Today at d’Verse, Frank Tassone offered to us two master poets. One was William Shakespear who was a prolific English poet and play-write. The second was the most revered Japanese poet Matsuo Bashō (松尾 芭蕉, 1644–1694), who introduced hokku which later became haiku poetry. Both men changed the world with their words. This is the goal of all of us who write. Our hope is that our words will shed light on the truth of the world around us in a way that has both present and lasting affect.

I write poems on my

journey with teacher Bashō

New beans sprouts today

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Such different poets

Shakespear and Bashō

Both pushing flowers

**

Bashō visits Shakespear’s stage

So many words are spoken

**

“All’s well that ends well”

What more needs to be spoken

Clear as fresh spring air

**

Lost in endless lines of verse

Shakespear’s never ending voice

**

Bashō speaks more with

less, like a set c-4 charge

Spring explodes

*****

I wrote my Haibun above, then added a few non-conformed haikai ranga verses following that give comparison of the two from Bashō’s perspective.

Join us at: https://dversepoets.com

Photos from d’Verse…

I See You in There!

 

Laras knot hole eye

Do you ever feel like you are stuck in a Ponderosa Pine stump and can’t get out? Maybe all this staying at home, for who knows how long, will teach us what bears already know; how to hibernate and sleep through the down times! Hopefully we won’t stay as long as Rip Van Winkle. Even so, by the time we come back out the world will be a different place than the one we remember.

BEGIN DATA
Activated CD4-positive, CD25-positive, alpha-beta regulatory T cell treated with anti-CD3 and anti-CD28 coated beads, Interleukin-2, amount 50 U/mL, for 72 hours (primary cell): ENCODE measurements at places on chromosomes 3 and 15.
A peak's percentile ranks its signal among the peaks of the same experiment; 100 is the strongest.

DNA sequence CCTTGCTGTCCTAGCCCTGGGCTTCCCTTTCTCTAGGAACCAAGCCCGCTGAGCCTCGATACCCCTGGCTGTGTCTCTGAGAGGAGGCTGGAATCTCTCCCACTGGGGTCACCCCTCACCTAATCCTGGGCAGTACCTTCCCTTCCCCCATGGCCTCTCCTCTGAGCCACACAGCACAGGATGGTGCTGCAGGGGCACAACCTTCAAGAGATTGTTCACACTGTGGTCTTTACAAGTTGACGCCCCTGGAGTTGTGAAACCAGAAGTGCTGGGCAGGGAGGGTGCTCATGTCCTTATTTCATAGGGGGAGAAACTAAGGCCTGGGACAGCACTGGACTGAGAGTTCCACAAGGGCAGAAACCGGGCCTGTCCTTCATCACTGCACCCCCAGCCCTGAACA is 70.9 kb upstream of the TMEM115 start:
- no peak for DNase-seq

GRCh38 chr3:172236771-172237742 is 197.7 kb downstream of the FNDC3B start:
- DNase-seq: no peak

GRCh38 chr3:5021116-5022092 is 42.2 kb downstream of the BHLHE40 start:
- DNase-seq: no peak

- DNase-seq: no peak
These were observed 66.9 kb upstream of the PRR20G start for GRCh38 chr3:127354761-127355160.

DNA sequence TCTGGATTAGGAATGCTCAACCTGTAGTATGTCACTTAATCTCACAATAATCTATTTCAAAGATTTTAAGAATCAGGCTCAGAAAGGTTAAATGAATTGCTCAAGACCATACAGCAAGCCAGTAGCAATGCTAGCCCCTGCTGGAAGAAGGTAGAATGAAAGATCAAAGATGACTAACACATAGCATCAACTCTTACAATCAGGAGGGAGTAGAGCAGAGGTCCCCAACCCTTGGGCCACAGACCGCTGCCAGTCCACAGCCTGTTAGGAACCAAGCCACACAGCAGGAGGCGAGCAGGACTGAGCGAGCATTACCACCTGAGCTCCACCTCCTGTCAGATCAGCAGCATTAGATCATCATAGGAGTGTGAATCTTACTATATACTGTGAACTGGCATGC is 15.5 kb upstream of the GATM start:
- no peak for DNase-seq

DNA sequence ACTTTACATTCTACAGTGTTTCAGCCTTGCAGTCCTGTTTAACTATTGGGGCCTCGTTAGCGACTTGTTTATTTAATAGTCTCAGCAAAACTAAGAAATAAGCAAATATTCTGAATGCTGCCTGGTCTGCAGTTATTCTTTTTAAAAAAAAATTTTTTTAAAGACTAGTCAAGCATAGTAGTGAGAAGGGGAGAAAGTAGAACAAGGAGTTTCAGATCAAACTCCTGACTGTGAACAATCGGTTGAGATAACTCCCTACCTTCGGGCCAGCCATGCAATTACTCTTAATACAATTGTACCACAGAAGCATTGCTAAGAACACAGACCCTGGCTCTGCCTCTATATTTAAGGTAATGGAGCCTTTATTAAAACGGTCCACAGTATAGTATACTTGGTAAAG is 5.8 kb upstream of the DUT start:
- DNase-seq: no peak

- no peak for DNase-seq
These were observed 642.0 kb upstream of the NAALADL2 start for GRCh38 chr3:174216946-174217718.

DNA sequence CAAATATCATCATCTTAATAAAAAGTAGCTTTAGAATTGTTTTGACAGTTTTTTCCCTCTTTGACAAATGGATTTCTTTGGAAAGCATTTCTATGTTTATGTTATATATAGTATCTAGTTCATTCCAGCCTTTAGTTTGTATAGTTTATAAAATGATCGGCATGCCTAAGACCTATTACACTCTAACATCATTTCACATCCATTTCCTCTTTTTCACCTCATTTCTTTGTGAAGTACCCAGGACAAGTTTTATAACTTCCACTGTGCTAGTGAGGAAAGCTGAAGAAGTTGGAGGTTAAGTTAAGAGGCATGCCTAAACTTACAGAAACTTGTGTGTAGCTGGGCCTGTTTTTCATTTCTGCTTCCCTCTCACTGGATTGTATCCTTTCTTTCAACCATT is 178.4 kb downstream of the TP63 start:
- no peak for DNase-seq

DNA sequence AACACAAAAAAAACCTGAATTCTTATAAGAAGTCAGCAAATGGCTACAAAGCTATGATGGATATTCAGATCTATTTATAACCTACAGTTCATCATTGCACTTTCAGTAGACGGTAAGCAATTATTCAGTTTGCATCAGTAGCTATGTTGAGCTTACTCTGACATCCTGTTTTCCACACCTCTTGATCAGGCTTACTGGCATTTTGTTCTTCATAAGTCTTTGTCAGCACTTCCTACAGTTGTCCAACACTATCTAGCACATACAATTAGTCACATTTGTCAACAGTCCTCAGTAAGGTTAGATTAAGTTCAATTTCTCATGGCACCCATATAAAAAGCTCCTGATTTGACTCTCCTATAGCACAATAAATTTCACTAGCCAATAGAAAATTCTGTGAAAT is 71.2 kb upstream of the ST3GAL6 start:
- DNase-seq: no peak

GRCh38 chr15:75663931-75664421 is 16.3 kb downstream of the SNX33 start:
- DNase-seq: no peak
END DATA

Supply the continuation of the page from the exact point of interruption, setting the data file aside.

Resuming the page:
Smiling eye peaking

through the knot-hole in our tree

“Come out! It’s springtime!”

***

The air is fresh // sky is blue

We miss your hugs Grandma

*****

Photo: Lara Z. Condon

Feeling Rejected

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On Good Friday Christians reflect on the death of Christ on the cross, and what his sacrifice means for us. The human side of Jesus suffered unspeakable physical pain. Some say that God will give you strength in your time of need. But it is my experience that when that time comes, it is very difficult to feel that presence. Even Jesus cried out on the cross, wondering why God had forsaken him in his darkest hour. Pain and rejection seem to be Siamese Twins! It is very hard to have your whole world collapse and not feel rejected. This is why it is so important to have persons who will walk with you and help you regain your perspective once more, understanding that God loves you even when you don’t feel it.

Dark night of the soul
Feelings rejection’s pain
Forsaken // alone
Stretched out on life’s cruel cross
Has God turned his face from us?
In His pain he cried
“My God, my God, why have
you forsaken me!?”
Feeling rejection’s pain
In that dark night of the soul

*****

Painting: Dwight L. Roth

Time and Perspective

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“A time for every purpose under heaven…”
A perspective for all of us to consider…

A time for thinking…
Seems everything moves but me
Watching trees turn green

*
Tinnitus drowns cricket’s song
Tick-or-tape thoughts click on by…

***

…Which time will it be for me?

Photo: Dwight L. Roth